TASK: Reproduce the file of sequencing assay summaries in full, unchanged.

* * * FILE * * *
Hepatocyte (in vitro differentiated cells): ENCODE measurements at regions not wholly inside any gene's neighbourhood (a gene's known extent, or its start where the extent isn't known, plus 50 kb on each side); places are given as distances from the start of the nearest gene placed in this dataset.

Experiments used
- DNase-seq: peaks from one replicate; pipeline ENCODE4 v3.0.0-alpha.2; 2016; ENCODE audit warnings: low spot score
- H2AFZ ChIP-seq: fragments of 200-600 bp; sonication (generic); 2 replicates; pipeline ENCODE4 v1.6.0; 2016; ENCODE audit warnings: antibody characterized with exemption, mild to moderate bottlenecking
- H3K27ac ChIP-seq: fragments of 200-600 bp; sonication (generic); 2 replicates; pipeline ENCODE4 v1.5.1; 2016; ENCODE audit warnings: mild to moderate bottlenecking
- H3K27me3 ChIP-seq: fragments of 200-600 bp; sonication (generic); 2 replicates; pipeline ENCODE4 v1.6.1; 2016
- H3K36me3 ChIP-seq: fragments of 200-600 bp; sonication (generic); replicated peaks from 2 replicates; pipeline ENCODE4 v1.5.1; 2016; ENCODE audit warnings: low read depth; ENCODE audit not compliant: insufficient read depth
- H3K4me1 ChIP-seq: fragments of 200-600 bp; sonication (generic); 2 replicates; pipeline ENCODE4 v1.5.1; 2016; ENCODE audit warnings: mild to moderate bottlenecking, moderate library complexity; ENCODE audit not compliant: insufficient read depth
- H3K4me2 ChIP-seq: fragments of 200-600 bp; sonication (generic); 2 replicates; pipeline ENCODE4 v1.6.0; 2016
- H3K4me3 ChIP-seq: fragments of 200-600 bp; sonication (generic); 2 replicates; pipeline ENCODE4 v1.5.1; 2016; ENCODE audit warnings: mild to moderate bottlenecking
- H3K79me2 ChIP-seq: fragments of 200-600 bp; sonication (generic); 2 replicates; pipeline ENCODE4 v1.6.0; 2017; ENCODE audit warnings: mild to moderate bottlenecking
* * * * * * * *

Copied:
Hepatocyte (in vitro differentiated cells): ENCODE measurements at regions not wholly inside any gene's neighbourhood (a gene's known extent, or its start where the extent isn't known, plus 50 kb on each side); places are given as distances from the start of the nearest gene placed in this dataset.

Experiments used
- DNase-seq: peaks from one replicate; pipeline ENCODE4 v3.0.0-alpha.2; 2016; ENCODE audit warnings: low spot score
- H2AFZ ChIP-seq: fragments of 200-600 bp; sonication (generic); 2 replicates; pipeline ENCODE4 v1.6.0; 2016; ENCODE audit warnings: antibody characterized with exemption, mild to moderate bottlenecking
- H3K27ac ChIP-seq: fragments of 200-600 bp; sonication (generic); 2 replicates; pipeline ENCODE4 v1.5.1; 2016; ENCODE audit warnings: mild to moderate bottlenecking
- H3K27me3 ChIP-seq: fragments of 200-600 bp; sonication (generic); 2 replicates; pipeline ENCODE4 v1.6.1; 2016
- H3K36me3 ChIP-seq: fragments of 200-600 bp; sonication (generic); replicated peaks from 2 replicates; pipeline ENCODE4 v1.5.1; 2016; ENCODE audit warnings: low read depth; ENCODE audit not compliant: insufficient read depth
- H3K4me1 ChIP-seq: fragments of 200-600 bp; sonication (generic); 2 replicates; pipeline ENCODE4 v1.5.1; 2016; ENCODE audit warnings: mild to moderate bottlenecking, moderate library complexity; ENCODE audit not compliant: insufficient read depth
- H3K4me2 ChIP-seq: fragments of 200-600 bp; sonication (generic); 2 replicates; pipeline ENCODE4 v1.6.0; 2016
- H3K4me3 ChIP-seq: fragments of 200-600 bp; sonication (generic); 2 replicates; pipeline ENCODE4 v1.5.1; 2016; ENCODE audit warnings: mild to moderate bottlenecking
- H3K79me2 ChIP-seq: fragments of 200-600 bp; sonication (generic); 2 replicates; pipeline ENCODE4 v1.6.0; 2017; ENCODE audit warnings: mild to moderate bottlenecking